Pressure mounts on FG over Seanad TV debate
Published 30/09/2013 | 05:00
FINE Gael is under mounting pressure to choose someone to take part in a televised debate on the Seanad referendum.
The party still hasn't decided who it will send to an RTE debate tomorrow night, but Jobs Minister Richard Bruton (pictured) has insisted someone will take part for Fine Gael.
Taoiseach Enda Kenny – who has personally championed the abolition of the Seanad – declined an invitation from RTE's 'Prime Time' after he was challenged to a debate by Fianna Fail leader Micheal Martin.
However, Mr Bruton didn't say if he will be taking part, and Fine Gael says talks are still ongoing with RTE.
Fianna Fail says Mr Martin will take part in a debate, if Fine Gael puts forward a senior representative, and his participation is not contingent on Mr Kenny.
It comes as the Seanad referendum campaign enters its final few days.
Writing in today's Irish Independent, Mr Kenny says the Government will bring forward further Dail reform following the referendum.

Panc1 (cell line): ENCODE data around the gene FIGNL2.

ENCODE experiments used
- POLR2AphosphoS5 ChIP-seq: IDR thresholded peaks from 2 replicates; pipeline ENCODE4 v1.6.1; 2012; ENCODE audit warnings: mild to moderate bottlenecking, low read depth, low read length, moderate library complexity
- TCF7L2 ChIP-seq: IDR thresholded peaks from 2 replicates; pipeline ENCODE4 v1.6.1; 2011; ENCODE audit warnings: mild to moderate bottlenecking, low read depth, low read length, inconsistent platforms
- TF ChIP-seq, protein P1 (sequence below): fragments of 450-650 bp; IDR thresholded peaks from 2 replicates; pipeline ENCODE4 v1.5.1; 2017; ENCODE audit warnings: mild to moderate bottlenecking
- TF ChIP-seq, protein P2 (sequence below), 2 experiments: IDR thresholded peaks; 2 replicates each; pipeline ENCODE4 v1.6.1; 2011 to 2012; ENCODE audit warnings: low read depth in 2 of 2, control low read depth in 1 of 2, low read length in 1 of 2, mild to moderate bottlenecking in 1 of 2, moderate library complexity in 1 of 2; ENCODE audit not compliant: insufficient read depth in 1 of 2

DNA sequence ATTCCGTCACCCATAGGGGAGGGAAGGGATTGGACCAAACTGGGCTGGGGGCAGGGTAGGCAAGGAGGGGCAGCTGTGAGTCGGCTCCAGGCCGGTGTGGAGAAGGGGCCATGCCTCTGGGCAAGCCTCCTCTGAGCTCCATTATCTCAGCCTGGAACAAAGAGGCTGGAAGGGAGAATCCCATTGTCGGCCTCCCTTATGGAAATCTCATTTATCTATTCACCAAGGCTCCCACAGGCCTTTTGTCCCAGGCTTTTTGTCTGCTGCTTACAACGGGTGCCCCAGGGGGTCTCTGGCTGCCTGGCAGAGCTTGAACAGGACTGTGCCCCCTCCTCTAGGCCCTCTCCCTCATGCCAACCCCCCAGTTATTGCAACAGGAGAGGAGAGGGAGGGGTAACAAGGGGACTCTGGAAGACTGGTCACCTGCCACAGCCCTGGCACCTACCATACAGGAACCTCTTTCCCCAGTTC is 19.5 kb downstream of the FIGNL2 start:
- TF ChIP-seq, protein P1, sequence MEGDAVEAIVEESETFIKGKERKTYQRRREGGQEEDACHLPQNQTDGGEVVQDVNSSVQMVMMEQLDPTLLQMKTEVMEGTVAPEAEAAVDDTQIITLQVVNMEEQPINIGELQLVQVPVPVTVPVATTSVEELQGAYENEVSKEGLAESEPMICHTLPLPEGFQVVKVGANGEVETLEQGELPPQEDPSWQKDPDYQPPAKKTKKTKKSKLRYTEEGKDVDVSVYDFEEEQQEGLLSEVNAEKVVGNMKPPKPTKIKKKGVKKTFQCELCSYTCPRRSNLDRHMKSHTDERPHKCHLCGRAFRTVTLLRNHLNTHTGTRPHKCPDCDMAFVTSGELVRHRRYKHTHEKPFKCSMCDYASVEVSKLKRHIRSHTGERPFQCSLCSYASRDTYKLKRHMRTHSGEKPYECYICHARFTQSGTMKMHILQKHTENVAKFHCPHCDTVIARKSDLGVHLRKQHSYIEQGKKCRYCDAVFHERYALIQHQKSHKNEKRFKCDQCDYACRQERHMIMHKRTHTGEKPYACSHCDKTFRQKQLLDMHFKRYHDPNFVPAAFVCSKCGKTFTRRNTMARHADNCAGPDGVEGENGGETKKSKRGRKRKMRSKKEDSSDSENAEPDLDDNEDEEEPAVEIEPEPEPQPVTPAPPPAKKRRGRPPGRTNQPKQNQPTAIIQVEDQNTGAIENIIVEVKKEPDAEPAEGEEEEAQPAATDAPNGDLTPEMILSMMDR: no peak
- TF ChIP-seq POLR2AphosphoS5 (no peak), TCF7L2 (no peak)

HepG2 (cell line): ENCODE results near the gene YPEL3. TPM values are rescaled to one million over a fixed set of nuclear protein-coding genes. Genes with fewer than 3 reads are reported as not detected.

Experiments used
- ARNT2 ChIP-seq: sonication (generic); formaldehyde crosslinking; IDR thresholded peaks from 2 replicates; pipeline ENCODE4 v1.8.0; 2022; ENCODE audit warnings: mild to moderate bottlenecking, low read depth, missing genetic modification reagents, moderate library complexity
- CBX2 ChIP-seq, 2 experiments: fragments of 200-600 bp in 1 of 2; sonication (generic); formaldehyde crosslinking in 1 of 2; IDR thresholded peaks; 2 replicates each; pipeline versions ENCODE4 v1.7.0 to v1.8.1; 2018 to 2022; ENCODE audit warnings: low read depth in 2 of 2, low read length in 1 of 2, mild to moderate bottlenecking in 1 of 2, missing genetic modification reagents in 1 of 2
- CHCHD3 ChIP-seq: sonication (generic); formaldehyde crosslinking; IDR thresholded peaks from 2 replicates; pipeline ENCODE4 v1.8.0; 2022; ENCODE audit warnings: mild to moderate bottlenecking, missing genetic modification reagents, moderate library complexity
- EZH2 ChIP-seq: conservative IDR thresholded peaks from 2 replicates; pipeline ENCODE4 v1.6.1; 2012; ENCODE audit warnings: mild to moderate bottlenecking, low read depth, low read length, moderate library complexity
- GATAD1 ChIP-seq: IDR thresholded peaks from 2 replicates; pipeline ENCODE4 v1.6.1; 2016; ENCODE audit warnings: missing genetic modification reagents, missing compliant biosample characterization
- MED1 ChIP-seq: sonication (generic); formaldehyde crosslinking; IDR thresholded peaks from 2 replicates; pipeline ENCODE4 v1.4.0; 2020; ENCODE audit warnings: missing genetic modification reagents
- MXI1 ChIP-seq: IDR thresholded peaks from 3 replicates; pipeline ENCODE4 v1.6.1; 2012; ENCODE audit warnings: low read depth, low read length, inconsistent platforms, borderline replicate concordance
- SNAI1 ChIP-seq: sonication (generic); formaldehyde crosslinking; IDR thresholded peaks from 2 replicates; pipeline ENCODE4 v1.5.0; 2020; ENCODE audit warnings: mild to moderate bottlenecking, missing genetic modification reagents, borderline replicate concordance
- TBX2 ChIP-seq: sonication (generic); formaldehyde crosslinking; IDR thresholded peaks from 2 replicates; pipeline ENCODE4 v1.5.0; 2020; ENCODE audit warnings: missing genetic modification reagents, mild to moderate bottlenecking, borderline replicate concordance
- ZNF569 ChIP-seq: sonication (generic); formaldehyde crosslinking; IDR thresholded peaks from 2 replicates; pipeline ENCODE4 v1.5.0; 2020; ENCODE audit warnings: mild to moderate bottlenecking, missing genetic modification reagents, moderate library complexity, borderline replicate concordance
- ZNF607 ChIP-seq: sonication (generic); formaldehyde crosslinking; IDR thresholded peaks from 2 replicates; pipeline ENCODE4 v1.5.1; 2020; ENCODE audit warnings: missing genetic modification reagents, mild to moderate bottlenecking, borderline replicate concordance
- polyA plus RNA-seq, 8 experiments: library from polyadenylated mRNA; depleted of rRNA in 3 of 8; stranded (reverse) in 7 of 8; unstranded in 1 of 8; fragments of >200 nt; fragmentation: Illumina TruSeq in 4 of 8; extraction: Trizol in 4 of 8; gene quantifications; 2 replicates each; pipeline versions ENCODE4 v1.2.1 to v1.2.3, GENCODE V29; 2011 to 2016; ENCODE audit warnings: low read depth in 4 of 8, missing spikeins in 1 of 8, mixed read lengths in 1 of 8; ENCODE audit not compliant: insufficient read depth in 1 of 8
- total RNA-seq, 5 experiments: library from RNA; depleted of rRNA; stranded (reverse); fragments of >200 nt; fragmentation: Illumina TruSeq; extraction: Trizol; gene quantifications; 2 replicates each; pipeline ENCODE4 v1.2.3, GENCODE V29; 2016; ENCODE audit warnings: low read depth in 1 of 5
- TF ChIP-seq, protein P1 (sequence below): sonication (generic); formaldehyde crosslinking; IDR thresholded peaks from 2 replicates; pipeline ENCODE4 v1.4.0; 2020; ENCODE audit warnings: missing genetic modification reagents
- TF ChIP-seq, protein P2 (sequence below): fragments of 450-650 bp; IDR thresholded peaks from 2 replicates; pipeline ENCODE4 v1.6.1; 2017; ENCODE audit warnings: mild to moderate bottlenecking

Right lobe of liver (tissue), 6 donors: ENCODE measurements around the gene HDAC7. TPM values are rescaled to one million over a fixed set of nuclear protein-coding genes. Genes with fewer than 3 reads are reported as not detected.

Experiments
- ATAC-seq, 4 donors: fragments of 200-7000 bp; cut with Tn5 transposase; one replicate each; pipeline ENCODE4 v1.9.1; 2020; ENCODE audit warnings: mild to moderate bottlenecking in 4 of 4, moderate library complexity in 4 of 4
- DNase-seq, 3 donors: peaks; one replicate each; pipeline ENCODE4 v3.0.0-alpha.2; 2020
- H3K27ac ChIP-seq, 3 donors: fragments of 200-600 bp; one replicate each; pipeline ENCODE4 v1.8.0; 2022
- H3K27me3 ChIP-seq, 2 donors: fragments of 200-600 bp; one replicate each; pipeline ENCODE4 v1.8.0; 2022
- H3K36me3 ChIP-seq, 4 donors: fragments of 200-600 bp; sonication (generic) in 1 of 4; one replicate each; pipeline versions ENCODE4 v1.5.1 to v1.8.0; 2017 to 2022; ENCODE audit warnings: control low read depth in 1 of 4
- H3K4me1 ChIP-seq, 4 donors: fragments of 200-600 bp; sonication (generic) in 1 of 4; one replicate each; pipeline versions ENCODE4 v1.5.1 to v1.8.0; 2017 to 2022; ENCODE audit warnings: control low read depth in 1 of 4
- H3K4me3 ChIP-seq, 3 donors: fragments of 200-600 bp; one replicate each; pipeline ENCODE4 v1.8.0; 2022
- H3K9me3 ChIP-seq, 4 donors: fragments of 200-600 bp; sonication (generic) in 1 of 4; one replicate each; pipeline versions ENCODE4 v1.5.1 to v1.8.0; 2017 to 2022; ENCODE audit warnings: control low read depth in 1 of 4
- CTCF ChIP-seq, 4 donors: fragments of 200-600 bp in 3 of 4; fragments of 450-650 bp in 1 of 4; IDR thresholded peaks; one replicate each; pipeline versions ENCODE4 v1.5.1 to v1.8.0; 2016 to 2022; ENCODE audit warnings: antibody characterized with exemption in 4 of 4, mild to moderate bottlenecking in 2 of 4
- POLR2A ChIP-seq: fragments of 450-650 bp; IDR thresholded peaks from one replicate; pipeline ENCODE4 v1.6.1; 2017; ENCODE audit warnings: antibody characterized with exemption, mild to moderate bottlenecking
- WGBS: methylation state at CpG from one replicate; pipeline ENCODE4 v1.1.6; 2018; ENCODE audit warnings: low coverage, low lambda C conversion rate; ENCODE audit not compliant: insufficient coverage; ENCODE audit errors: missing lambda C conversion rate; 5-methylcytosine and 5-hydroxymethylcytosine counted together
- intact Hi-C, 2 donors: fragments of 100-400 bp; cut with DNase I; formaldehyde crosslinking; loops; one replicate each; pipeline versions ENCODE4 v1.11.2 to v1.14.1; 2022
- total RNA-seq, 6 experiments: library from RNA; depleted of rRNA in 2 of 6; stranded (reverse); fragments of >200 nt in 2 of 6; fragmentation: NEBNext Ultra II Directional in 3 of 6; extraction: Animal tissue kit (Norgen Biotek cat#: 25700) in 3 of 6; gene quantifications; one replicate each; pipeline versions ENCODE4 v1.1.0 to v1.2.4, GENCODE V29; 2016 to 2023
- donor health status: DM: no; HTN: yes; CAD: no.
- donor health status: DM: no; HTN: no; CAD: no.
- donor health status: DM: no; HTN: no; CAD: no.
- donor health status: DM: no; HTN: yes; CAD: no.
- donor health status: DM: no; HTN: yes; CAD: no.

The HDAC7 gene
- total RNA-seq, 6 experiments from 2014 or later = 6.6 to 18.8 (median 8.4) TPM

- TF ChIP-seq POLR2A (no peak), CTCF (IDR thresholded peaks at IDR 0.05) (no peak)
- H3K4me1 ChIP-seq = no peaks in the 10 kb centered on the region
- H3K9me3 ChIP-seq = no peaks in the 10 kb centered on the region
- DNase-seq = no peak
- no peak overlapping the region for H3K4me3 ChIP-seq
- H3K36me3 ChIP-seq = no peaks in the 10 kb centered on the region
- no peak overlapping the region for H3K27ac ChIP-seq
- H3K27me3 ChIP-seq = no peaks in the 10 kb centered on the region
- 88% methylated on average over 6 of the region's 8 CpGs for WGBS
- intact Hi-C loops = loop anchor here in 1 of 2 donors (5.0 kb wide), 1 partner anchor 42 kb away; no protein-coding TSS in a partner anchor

"If you decide to abolish the Seanad, there will be further steps to enhance the legislative process and improve the committee system," he says.
On the issue of the televised debate, his colleague Mr Bruton said the referendum is not a "personality contest".
"This is an issue where the citizens need to make a choice about proposals for constitutional reform," the Dublin North Central TD said.
"There has never been a referendum debate in which the Taoiseach has taken part and that is for very good reason, this isn't a personality contest."
When asked if he would debate Mr Martin, he said he hadn't been asked yet.
Fine Gael is expected to pick someone to represent it in the debate later today, and, even though it is likely to be Mr Bruton, he wouldn't confirm this. Even leading campaigners to scrap the Seanad said all party leaders should debate the future of the Upper House.
Kieran Mulvey, head of the Labour Relations Commission (LRC) and member of the One House group, asked why all party leaders weren't debating.
Mr Mulvey said he or One House wouldn't get involved in the argument because it is party political, but added: "It's a constitutional matter. Why aren't they all debating if that was to be the format. I think when it comes to a constitutional matter the position may be different but that's only an observation I would have."
Mr Mulvey also said he was disappointed by the personal attacks during the referendum campaign. "They are regretful, he said. "I don't see Enda Kenny as a dictator."
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